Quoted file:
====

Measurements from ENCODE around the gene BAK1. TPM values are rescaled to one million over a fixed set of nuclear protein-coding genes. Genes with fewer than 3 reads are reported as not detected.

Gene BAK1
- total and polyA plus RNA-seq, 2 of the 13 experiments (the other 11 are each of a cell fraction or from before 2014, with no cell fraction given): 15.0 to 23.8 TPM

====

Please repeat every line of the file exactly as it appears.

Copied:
Measurements from ENCODE around the gene BAK1. TPM values are rescaled to one million over a fixed set of nuclear protein-coding genes. Genes with fewer than 3 reads are reported as not detected.

Gene BAK1
- total and polyA plus RNA-seq, 2 of the 13 experiments (the other 11 are each of a cell fraction or from before 2014, with no cell fraction given): 15.0 to 23.8 TPM